I will say that I especially adored one of Simon’s potential Blue candidates — a boy in the drama club named Cal. However, I wish Simon hadn’t treated Cal so harshly after finding out that Blue was not Cal. Simon completely ignored the poor guy and decided to make it slightly weird between them for no good reason. I felt bad for Cal, who was truly a sweetheart and someone I would scoop up myself if I could.

I loved Simon’s wonky family. His parents and two sisters love him, and he loves them, and they’re all quirky but supportive and actually pretty awesome. Simon’s close friends were less memorable, but they acted realistically. Simon goes through some rough patches with them, but they get past those big bumps and still love and accept him for who he is. It’s probably a no-brainer that Simon comes out eventually. It was really awkward and emotional for him to admit his sexuality, but he was luckily surrounded by truly caring people who all took his news extremely well. Hooray!

Even though this book is ridiculously cute and made me happy, it does have its sadder, more serious moments. Important themes are touched on without any tiptoeing, but nothing seriously horrendous happens — it’s not that kind of book, thank goodness. We need more positive, happy diverse books, and not only the ones that play out the cruel extremes (although those are also very important; I’m just saying that, to me, there seems to be an unbalance between the dark diverse books and the lighter diverse books). Simon’s story has its unpleasant hiccups, but in the end everything is going to be okay. And I loved that. I loved finishing a book in a great mood, feeling all radiant and warm-and-fuzzy.

I’m going to end with an amazing quote from page 269:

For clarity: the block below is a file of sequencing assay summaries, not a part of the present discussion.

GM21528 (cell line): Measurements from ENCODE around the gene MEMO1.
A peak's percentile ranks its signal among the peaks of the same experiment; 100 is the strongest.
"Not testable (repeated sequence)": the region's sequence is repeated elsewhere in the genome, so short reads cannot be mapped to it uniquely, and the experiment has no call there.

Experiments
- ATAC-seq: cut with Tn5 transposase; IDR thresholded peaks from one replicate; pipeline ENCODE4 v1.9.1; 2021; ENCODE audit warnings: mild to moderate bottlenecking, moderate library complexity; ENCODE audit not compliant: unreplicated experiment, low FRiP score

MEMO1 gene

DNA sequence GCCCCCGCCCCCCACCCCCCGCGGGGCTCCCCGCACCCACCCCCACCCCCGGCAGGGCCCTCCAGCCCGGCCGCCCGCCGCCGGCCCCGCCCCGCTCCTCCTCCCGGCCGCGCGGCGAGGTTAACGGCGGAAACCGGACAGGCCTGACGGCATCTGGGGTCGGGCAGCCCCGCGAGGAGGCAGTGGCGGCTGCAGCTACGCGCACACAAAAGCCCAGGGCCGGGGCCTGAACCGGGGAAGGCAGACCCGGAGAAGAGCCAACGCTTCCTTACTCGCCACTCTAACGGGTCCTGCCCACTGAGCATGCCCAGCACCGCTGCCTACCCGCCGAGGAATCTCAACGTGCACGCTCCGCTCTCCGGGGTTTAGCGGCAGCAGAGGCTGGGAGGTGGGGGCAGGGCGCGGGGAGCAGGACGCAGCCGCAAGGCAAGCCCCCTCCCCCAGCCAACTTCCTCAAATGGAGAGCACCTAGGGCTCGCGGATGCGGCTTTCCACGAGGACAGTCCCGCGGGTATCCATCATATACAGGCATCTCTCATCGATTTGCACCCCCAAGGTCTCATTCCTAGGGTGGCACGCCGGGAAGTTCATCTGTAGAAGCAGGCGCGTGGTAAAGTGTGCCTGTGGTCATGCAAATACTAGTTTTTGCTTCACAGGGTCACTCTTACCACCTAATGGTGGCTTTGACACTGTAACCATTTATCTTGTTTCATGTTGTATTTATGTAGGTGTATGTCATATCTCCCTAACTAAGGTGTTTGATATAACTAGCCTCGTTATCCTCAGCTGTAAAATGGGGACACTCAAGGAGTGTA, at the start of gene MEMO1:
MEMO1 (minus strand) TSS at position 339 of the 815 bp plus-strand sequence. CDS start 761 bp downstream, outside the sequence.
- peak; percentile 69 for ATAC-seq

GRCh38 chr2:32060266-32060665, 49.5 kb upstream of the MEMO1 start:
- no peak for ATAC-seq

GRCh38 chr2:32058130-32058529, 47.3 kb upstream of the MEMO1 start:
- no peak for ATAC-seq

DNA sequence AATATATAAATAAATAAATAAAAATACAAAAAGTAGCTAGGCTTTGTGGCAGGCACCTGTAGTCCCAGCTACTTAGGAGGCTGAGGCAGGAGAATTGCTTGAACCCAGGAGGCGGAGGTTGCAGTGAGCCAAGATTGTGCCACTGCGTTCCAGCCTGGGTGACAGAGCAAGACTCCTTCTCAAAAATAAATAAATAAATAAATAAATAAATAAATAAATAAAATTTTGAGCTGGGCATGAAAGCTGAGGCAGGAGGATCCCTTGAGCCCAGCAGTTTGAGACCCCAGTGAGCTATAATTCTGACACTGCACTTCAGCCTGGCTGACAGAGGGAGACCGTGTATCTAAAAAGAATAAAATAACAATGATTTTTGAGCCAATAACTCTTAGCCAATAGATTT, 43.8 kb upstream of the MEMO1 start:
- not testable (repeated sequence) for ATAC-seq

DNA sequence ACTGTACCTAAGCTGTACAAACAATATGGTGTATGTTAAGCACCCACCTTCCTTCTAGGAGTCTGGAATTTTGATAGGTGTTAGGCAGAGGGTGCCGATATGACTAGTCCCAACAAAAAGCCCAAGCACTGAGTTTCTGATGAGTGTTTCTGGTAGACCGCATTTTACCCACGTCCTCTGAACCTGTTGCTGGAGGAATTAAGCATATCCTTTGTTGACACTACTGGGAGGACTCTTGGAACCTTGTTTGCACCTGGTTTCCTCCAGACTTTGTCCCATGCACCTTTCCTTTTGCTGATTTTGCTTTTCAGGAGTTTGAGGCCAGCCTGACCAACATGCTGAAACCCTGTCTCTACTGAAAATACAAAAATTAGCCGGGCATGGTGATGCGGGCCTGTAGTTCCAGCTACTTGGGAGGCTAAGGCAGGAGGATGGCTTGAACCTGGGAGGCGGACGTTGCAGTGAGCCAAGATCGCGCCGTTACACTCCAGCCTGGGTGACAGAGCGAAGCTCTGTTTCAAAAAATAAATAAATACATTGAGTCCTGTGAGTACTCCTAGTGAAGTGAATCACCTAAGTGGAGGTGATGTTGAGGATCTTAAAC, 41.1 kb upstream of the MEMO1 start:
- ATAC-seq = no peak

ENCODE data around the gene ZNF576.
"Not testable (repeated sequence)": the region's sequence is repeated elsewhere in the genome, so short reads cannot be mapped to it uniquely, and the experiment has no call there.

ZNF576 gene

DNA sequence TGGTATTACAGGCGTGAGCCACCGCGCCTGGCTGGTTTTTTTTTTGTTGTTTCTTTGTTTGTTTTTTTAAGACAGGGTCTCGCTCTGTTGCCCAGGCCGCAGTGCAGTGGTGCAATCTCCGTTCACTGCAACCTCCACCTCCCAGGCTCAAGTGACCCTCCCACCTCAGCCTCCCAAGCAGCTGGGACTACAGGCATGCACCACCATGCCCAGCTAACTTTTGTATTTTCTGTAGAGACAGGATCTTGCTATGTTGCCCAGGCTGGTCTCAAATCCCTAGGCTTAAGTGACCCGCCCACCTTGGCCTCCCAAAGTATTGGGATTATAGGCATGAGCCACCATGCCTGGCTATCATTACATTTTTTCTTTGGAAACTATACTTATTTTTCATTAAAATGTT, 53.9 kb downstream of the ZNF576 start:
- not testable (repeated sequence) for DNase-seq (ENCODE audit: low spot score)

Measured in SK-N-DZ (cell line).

White shouldn’t be the default any more than straight should be the default. There shouldn’t even be a default.

Becky Albertalli has captured my heart with Simon and Blue and I urge you to read this book. I can’t even put into words how much I loved it. ♦


So tell me…

Have you read Simon vs. the Homo Sapiens Agenda? If you haven’t, would you be interested to? What was the last LGBT book you read? Comment below letting me know! And, as always, happy reading!

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8 thoughts on “Review — Simon vs. the Homo Sapiens Agenda by Becky Albertalli

  1. HOW GOOD WAS IT, THOUGH??? It was so cute and the EMAILS and I just asdslkjglsdkjdsl. You’re right, there need to be more fluffy diverse books rather than the ones where everything’s sad and miserable – it’s not a great sign for teenagers who are LGBTQ+.

    Like

  2. YAY for loving SIMON. Ugh, this is such a gorgeous book, and I am SO glad that people around the blogosphere are falling in love with it.

    I must say that I was a huge fan of everything in this book, but I really liked the emails between Simon and Blue. They were just 100% completely adorable, and I love the fact that they formed such a bond without even having really “met” each other.

    I also loved Simon’s family. They were so incredibly weird, and it was great.

    Like you mentioned: really important themes are included in this book without it becoming an “issue” book. it kept its general lightheartedness and adorableness, but also presented the real to life experiences that Simon was going through.

    Lovely review, Mallory! 😀

    Liked by 1 person